In 2019 a UK survey of 1,400 women experiencing menopause symptoms found that nearly two-thirds were less able to concentrate at work, more than half experienced more stress and nearly one-third took sick leave because of symptoms.

The reality is these are not isolated results, but the Australian study identified respondents disagreeing on whether employers should introduce menopause-specific policies. Some felt such policies might marginalise older female workers.
 
Looking at Turkey – following research undertaken (ending January 2020) by Mashhad University of Medical Sciences, they went on to recommend that the Turkish health system should design wider health promotional programmes and counselling services to promote positive attitudes towards menopause in women during the climacteric period. This research was carried out to assess the attitudes towards menopause in Turkey, in order to plan more comprehensive healthcare pathway promotions. The recommendations made followed responses of two-thirds of participating women experiencing the menopause reported it has / had a negative impact on them.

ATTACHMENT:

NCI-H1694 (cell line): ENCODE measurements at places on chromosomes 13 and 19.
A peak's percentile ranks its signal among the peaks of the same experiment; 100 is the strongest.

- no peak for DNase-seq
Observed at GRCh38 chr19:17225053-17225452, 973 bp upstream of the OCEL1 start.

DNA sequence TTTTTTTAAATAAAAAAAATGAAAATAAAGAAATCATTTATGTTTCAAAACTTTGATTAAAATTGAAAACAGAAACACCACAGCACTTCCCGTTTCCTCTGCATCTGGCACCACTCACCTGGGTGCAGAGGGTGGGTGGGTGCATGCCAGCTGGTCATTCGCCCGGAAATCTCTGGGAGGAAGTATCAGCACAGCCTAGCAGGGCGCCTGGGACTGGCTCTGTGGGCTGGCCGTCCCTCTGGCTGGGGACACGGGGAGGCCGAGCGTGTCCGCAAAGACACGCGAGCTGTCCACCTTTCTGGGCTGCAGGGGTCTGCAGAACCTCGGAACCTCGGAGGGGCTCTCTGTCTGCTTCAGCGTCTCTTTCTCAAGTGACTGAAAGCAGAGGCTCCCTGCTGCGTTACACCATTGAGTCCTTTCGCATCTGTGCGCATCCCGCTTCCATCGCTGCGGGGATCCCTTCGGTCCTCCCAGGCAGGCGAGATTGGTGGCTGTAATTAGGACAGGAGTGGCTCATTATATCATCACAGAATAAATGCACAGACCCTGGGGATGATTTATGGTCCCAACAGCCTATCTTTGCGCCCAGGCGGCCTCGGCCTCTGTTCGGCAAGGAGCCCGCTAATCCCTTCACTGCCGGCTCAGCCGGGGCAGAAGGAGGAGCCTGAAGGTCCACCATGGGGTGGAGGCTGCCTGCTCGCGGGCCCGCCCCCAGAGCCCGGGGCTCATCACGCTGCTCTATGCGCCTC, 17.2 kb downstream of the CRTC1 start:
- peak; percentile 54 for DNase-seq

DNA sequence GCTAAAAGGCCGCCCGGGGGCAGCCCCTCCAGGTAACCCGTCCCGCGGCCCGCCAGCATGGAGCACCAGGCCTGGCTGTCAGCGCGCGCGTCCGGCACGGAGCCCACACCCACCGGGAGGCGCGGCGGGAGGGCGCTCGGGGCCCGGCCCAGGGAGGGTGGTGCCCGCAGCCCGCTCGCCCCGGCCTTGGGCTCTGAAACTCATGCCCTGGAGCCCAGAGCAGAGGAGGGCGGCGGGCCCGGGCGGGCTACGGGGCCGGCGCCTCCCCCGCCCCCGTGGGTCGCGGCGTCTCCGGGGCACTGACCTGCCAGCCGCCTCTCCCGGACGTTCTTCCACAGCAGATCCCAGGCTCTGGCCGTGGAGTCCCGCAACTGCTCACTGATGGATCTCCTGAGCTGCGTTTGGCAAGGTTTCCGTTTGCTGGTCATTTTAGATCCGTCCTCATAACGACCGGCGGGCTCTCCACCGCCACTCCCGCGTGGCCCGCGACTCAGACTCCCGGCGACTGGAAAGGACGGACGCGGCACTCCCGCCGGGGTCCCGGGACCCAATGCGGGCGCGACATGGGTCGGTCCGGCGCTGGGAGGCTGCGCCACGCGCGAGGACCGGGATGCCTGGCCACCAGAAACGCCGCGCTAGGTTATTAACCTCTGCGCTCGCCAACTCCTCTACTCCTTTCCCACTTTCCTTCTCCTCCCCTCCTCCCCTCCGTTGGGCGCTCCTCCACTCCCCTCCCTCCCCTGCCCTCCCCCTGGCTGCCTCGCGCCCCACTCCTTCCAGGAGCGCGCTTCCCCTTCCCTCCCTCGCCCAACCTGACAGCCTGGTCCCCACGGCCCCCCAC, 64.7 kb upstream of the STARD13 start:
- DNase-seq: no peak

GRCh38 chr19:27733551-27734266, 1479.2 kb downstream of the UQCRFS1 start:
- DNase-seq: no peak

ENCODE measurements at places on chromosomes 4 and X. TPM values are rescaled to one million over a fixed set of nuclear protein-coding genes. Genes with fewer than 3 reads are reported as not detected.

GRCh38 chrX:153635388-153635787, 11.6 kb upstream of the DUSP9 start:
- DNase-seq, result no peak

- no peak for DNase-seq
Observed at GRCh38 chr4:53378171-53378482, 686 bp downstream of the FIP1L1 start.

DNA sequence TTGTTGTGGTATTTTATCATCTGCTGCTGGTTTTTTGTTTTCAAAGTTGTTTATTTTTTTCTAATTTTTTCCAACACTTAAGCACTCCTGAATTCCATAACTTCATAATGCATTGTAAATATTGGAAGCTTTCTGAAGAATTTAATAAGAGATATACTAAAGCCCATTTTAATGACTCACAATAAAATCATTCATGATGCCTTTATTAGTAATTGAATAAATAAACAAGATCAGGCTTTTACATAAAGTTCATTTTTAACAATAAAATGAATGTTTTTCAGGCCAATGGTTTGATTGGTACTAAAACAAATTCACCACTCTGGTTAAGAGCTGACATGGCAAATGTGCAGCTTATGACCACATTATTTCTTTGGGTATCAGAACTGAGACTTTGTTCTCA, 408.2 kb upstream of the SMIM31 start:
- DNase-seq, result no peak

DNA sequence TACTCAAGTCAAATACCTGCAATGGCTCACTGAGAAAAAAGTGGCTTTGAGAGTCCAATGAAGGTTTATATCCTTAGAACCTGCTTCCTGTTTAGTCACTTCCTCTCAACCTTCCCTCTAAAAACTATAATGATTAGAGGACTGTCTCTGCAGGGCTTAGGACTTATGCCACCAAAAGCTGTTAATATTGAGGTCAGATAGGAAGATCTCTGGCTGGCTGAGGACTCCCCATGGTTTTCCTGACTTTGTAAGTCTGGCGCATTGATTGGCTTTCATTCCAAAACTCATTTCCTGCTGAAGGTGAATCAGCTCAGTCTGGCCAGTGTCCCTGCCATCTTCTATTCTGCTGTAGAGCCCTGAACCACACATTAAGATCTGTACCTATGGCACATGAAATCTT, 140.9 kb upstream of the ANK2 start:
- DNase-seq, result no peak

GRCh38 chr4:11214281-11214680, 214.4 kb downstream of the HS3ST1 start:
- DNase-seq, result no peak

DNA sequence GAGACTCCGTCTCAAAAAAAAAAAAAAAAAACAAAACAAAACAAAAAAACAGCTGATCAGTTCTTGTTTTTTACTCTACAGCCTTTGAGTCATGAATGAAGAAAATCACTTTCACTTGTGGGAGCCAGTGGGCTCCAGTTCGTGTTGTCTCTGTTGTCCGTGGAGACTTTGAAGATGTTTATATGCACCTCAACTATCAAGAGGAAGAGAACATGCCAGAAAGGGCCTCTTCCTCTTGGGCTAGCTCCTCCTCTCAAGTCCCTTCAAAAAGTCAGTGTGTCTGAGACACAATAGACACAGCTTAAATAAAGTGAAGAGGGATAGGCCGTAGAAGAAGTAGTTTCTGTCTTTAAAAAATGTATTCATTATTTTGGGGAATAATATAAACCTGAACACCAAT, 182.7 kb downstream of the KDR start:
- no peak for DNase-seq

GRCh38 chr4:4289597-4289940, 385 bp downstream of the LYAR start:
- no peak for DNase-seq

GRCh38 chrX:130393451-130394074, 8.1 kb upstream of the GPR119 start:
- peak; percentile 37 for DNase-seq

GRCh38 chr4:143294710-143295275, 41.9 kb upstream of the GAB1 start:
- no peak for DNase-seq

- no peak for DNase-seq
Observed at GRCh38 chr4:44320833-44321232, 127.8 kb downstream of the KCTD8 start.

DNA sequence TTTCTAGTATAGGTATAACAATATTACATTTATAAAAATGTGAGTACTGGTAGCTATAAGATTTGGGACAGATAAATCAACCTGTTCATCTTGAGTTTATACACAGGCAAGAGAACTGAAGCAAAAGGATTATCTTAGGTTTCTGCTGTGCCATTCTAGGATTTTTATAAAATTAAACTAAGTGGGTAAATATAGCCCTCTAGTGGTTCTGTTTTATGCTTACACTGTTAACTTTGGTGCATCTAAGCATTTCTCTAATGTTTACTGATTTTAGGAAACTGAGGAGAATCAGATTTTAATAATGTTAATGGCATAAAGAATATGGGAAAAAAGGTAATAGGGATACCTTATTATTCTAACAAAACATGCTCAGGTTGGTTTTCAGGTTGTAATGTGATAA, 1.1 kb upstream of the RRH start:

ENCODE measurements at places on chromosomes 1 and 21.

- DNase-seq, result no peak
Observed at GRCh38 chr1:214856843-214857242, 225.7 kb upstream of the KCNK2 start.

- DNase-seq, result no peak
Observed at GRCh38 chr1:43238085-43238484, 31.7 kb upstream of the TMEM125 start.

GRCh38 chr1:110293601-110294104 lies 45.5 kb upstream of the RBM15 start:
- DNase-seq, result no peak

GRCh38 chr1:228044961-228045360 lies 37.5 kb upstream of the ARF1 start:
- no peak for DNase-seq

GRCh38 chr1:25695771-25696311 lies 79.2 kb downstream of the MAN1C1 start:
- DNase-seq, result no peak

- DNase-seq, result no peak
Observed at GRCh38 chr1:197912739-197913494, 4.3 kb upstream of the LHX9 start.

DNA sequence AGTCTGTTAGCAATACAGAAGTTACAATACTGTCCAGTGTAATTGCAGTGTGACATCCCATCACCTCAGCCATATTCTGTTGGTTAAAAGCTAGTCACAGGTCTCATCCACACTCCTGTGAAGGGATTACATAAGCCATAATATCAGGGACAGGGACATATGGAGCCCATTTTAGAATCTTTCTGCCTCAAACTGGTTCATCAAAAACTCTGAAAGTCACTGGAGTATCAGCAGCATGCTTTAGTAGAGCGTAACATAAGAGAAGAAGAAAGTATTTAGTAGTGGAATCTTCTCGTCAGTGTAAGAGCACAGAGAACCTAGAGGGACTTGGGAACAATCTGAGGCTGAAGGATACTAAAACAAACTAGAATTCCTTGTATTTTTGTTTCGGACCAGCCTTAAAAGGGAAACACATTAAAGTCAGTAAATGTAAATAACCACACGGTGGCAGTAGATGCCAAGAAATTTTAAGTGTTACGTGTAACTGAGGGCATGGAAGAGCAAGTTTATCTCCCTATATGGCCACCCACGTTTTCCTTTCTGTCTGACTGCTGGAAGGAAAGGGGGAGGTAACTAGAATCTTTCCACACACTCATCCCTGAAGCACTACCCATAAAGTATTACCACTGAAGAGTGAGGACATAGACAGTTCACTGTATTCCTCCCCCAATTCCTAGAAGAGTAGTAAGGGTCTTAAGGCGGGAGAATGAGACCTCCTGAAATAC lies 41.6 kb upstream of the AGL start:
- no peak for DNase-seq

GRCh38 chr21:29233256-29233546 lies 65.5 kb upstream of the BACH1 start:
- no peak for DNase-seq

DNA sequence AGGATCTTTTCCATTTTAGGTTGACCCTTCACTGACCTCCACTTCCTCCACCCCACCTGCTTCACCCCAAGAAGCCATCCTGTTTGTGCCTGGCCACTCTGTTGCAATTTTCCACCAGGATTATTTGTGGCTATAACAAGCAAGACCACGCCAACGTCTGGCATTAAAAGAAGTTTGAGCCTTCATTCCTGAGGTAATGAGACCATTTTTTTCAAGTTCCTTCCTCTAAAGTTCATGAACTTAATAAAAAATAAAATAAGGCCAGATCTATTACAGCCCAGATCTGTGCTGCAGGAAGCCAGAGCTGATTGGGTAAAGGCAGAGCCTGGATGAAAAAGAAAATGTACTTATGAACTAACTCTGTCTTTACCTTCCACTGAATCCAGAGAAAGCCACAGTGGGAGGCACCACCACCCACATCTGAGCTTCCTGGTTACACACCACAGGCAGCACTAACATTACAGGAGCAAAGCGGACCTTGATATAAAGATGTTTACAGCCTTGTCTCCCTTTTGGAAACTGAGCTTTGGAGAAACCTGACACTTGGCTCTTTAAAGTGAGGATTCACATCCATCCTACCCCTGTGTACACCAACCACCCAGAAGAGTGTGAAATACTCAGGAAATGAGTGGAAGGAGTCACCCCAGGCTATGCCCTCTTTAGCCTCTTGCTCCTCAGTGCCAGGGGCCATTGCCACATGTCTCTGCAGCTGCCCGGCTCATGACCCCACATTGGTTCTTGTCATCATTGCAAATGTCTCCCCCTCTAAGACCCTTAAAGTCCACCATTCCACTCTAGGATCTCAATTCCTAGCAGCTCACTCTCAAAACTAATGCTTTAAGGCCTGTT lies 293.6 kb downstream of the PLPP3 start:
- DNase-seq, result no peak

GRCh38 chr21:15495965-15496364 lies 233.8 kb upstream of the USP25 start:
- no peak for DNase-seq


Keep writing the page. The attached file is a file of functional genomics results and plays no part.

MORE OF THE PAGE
Meanwhile, in the UK, Channel 4 recently surveyed over 4,000 UK women, aged 45-55 and experiencing the perimenopause or menopause. The results were staggering! 77% of women experienced at least one “very difficult” symptom and 69% experienced some form of anxiety or depression due to the menopause. Meanwhile, inflexible dress codes were shown to cause discomfort, particularly for key workers and women working in semi-skilled and unskilled manual operations roles.

Related Insights

The New Focus on Talent

Digital transformation, demographic change, increasing complexity and a global virus are leading to a continuous process of change. For those responsible for Human Resources, this situation brings new opportunities and challenges.

Read more …

Gabriele Andratschke

Head of Group Human Resources

T +43 664 962 39 18